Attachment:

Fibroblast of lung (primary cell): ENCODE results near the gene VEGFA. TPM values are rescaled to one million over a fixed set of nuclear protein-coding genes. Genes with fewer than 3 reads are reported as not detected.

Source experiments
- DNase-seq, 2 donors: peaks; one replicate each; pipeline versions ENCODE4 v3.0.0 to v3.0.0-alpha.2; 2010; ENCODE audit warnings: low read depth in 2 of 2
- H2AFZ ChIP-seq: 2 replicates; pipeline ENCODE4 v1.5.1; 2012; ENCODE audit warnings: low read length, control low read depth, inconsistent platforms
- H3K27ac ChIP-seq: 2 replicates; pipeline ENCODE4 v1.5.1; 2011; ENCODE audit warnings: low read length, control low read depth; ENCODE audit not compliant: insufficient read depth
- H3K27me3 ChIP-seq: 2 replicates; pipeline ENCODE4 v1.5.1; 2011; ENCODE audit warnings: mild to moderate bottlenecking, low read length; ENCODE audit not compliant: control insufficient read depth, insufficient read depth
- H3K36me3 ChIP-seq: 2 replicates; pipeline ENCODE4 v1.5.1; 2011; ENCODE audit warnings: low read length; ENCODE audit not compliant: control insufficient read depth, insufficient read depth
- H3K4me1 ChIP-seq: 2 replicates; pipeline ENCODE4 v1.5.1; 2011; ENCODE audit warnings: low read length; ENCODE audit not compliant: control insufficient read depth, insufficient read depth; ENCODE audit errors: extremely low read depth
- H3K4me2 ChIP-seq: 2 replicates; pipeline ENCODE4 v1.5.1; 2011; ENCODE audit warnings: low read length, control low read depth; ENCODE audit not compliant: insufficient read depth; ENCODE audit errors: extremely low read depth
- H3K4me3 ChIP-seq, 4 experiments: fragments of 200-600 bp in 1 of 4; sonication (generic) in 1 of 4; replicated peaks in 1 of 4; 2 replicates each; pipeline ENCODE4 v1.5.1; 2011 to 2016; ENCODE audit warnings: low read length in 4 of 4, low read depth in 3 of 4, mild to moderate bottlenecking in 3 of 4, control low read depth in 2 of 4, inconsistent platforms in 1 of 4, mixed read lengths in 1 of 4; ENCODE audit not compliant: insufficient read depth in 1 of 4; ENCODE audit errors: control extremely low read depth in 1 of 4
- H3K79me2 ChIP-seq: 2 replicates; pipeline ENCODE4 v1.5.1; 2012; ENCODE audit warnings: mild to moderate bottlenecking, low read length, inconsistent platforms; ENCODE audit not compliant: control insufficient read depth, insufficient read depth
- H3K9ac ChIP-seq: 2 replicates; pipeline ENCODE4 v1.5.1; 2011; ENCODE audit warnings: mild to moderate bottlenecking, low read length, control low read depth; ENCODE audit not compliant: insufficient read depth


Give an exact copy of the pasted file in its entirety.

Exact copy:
Fibroblast of lung (primary cell): ENCODE results near the gene VEGFA. TPM values are rescaled to one million over a fixed set of nuclear protein-coding genes. Genes with fewer than 3 reads are reported as not detected.

Source experiments
- DNase-seq, 2 donors: peaks; one replicate each; pipeline versions ENCODE4 v3.0.0 to v3.0.0-alpha.2; 2010; ENCODE audit warnings: low read depth in 2 of 2
- H2AFZ ChIP-seq: 2 replicates; pipeline ENCODE4 v1.5.1; 2012; ENCODE audit warnings: low read length, control low read depth, inconsistent platforms
- H3K27ac ChIP-seq: 2 replicates; pipeline ENCODE4 v1.5.1; 2011; ENCODE audit warnings: low read length, control low read depth; ENCODE audit not compliant: insufficient read depth
- H3K27me3 ChIP-seq: 2 replicates; pipeline ENCODE4 v1.5.1; 2011; ENCODE audit warnings: mild to moderate bottlenecking, low read length; ENCODE audit not compliant: control insufficient read depth, insufficient read depth
- H3K36me3 ChIP-seq: 2 replicates; pipeline ENCODE4 v1.5.1; 2011; ENCODE audit warnings: low read length; ENCODE audit not compliant: control insufficient read depth, insufficient read depth
- H3K4me1 ChIP-seq: 2 replicates; pipeline ENCODE4 v1.5.1; 2011; ENCODE audit warnings: low read length; ENCODE audit not compliant: control insufficient read depth, insufficient read depth; ENCODE audit errors: extremely low read depth
- H3K4me2 ChIP-seq: 2 replicates; pipeline ENCODE4 v1.5.1; 2011; ENCODE audit warnings: low read length, control low read depth; ENCODE audit not compliant: insufficient read depth; ENCODE audit errors: extremely low read depth
- H3K4me3 ChIP-seq, 4 experiments: fragments of 200-600 bp in 1 of 4; sonication (generic) in 1 of 4; replicated peaks in 1 of 4; 2 replicates each; pipeline ENCODE4 v1.5.1; 2011 to 2016; ENCODE audit warnings: low read length in 4 of 4, low read depth in 3 of 4, mild to moderate bottlenecking in 3 of 4, control low read depth in 2 of 4, inconsistent platforms in 1 of 4, mixed read lengths in 1 of 4; ENCODE audit not compliant: insufficient read depth in 1 of 4; ENCODE audit errors: control extremely low read depth in 1 of 4
- H3K79me2 ChIP-seq: 2 replicates; pipeline ENCODE4 v1.5.1; 2012; ENCODE audit warnings: mild to moderate bottlenecking, low read length, inconsistent platforms; ENCODE audit not compliant: control insufficient read depth, insufficient read depth
- H3K9ac ChIP-seq: 2 replicates; pipeline ENCODE4 v1.5.1; 2011; ENCODE audit warnings: mild to moderate bottlenecking, low read length, control low read depth; ENCODE audit not compliant: insufficient read depth